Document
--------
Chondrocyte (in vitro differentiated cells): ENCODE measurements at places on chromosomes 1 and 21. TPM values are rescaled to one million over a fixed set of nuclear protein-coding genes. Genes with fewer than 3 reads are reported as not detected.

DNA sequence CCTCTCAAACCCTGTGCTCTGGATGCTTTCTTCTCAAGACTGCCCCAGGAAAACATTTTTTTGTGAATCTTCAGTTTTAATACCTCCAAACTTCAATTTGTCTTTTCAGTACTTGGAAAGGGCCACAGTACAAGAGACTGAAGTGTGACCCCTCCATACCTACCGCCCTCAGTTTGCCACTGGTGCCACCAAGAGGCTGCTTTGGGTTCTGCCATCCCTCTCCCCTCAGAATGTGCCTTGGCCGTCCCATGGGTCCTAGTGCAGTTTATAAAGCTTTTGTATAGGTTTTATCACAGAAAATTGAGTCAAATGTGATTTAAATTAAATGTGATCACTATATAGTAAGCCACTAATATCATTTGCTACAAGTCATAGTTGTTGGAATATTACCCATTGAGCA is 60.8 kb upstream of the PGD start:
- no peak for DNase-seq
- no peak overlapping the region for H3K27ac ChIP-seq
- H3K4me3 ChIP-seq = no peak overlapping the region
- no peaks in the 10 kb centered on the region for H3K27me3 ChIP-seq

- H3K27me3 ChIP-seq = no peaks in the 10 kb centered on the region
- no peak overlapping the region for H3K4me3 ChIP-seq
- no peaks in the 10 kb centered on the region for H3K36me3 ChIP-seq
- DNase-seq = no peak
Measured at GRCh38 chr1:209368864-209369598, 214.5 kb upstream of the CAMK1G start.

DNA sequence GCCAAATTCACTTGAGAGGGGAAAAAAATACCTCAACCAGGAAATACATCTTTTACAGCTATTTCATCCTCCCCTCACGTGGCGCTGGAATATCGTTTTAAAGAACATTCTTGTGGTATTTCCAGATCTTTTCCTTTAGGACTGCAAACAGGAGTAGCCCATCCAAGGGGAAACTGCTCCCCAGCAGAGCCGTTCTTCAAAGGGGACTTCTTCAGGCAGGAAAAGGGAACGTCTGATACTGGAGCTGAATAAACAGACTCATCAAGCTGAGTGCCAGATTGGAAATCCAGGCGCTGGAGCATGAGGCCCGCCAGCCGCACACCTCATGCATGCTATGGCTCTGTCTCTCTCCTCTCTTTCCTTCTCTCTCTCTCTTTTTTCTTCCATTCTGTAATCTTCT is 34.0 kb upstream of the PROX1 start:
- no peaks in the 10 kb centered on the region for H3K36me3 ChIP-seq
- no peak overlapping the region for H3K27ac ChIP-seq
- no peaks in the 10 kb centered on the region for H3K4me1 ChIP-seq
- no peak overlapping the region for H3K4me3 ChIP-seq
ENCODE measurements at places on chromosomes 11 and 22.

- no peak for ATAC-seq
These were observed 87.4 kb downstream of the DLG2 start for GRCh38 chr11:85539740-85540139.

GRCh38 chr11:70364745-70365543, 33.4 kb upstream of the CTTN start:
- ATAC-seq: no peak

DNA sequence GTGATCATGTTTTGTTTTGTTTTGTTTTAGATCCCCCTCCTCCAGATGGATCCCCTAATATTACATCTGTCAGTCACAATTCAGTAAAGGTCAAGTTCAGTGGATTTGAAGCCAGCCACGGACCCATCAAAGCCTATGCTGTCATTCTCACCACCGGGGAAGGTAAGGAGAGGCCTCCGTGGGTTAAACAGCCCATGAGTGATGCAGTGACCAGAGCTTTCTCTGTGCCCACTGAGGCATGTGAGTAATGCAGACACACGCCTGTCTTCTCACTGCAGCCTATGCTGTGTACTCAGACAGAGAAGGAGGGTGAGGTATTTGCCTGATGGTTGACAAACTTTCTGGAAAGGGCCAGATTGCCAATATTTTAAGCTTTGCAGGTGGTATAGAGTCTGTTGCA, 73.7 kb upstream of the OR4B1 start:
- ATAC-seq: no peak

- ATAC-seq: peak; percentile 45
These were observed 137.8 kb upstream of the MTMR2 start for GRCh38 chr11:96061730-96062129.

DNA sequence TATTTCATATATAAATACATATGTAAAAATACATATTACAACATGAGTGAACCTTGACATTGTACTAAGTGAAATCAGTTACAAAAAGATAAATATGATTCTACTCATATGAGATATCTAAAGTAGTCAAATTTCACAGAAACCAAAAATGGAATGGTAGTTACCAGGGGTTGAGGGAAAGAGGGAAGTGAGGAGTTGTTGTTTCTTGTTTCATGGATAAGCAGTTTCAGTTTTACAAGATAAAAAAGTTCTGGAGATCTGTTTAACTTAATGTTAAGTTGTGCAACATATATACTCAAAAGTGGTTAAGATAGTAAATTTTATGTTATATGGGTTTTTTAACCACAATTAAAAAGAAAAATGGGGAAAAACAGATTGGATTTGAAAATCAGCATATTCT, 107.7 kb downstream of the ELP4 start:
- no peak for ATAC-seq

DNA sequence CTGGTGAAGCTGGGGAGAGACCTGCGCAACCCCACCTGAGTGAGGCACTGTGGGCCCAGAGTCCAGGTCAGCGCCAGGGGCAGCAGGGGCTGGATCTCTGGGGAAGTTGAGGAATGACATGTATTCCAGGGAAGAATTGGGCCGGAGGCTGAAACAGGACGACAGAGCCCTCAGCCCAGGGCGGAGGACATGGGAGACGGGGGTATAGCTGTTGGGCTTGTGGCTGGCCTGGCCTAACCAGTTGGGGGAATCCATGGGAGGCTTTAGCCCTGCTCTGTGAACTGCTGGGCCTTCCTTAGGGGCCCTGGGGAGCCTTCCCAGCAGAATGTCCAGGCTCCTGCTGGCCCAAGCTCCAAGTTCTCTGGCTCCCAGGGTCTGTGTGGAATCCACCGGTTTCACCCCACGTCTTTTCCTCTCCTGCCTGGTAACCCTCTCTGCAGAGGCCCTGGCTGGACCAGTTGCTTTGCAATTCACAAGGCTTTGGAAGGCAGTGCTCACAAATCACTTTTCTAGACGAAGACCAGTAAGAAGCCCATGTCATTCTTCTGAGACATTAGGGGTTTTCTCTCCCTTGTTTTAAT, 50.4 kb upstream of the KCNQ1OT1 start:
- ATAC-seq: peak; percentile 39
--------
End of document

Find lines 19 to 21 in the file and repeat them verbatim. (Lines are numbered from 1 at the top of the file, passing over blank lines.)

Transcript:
These were observed 87.4 kb downstream of the DLG2 start for GRCh38 chr11:85539740-85540139.

GRCh38 chr11:70364745-70365543, 33.4 kb upstream of the CTTN start:
- ATAC-seq: no peak